The Fish Sniffer - Ladies Taste The Agony Of Defeat During The 10th Annual Fish Sniffer Couples Challenge On S.F. Bay!
Ladies Taste The Agony Of Defeat During The 10th Annual Fish Sniffer Couples Challenge On S.F. Bay!

Written By: Cal Kellogg, June 21, 2014
Species: Lingcod Rockfish Stripers Halibut
Location: Golden Gate, San Francisco Bay,

Ladies Taste The Agony Of Defeat During The 10th Annual Fish Sniffer Couples Challenge On S.F. Bay!
Ladies Taste The Agony Of Defeat During The 10th Annual Fish Sniffer Couples Challenge On S.F. Bay! Ladies Taste The Agony Of Defeat During The 10th Annual Fish Sniffer Couples Challenge On S.F. Bay!
Ladies Taste The Agony Of Defeat During The 10th Annual Fish Sniffer Couples Challenge On S.F. Bay!

During a typical year I host a number of charter boat trips both inside and outside San Francisco Bay. Some of these trips are hardcore fishing adventures, while other trips are light hearted and focused on fun. My favorite fun focused trip is the annual Couples Challenge.

The idea of the Couples Challenge was born a decade ago as a collaborative project between The Fish Sniffer, The Cal Kellogg School Of Fishing and Captain James Smith of California Dawn Sportfishing.

Most of the time, charter boats are the domain of men. While you do see some ladies, I’d venture to guess that at least 80 percent of all charter boat patrons are men. The goal for the Couples Challenge was to provide a venue where guys could bring out their wives and girlfriends for a day of live bait potluck fishing on the bay.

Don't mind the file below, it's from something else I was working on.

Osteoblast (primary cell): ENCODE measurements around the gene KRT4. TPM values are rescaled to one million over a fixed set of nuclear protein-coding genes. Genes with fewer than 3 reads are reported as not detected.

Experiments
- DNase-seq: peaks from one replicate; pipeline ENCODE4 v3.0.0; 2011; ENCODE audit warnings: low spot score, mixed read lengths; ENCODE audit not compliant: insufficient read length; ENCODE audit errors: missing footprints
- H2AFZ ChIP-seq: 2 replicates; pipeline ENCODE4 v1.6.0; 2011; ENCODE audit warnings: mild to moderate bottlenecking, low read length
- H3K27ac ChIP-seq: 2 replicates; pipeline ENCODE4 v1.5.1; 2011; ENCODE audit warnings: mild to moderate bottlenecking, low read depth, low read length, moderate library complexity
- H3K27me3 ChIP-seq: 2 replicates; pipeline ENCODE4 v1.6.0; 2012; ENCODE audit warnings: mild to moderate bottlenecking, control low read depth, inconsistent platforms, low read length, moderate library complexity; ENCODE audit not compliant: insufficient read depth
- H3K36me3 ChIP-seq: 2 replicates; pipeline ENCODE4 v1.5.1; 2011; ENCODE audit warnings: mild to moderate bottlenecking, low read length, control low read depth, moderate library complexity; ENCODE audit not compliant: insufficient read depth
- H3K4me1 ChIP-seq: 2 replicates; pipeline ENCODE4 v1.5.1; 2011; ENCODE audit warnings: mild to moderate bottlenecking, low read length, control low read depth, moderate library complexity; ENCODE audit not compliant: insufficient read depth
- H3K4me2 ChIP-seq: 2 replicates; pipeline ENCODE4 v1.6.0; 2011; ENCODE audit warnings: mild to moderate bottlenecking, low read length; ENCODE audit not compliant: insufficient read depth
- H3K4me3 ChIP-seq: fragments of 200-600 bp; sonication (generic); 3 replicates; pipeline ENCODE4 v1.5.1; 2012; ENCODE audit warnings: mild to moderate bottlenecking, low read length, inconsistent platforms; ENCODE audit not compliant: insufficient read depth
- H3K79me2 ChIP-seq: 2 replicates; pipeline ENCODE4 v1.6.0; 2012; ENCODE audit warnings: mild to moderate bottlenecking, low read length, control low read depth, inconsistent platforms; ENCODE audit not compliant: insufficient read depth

To make things exciting we came up with a boys versus girls “tournament” structure, with bragging rights between the sexes being the grand prize.

Of course since every Cal Kellogg School of Fishing event is sponsored by Penn, Berkley, Abu Garcia, Shakespeare, Kershaw Knives, Pautzke, Pro-Cure and other notable manufacturers there is always plenty of fishing gear up for grabs too.

We keep the scoring involved in the event pretty simple. Every keeper size gamefish that hits the deck is worth one point. At the end of the day the total number of points racked up by the girls and the guys decide the winner.

Now you would think that the men would have a lock on this event because they have the most charter boat fishing experience. The fact is that the women have taken the event several times in the past. If there are halibut in the mix the women generally do very well.

They don’t seem to do as well when targeting lingcod and stripers. When going after lings and bass, having a good “feel” for the bottom is a distinct advantage and this is where the experience of the men comes into play.

Conversely when fishing for halibut, it’s generally best to put your rod in a holder and let the fish do the rest. Women have the edge in this scenario because they are more patient as a general rule.

On June 5, The Couple’s Challenge celebrated its 10th anniversary when 13 couples turned out in search of tasty fillets and the thrill of victory. Going into the event with great potluck fishing exploding in S.F. Bay, I don’t think the excitement level could have been much higher. When we hit the water the results we ultimately experienced definitely met our expectations.

When Gena and I walked aboard the California Dawn early on June 5 the first thing that struck us was how great the boat looked. Clearly James Smith and crew had done a great deal of work on the boat during the off season. The paint was fresh and crisp, there was new carpeting and even the bathroom was newly remodeled. Can you say LUXURY?

As we stowed our gear, Mary, the California Dawn galley chef arrived and started turning out a parade of breakfast burritos and other taste treats that didn’t stop all day long!

By 6 o’clock Captain James had arrived, along with deckhand Darrin Arnst and the decks of the boat were lined with Fish Sniffer supporters including a strong contingent from the California Striped Bass Association boasting the likes of Captain Jim Cox and Roger Mammon.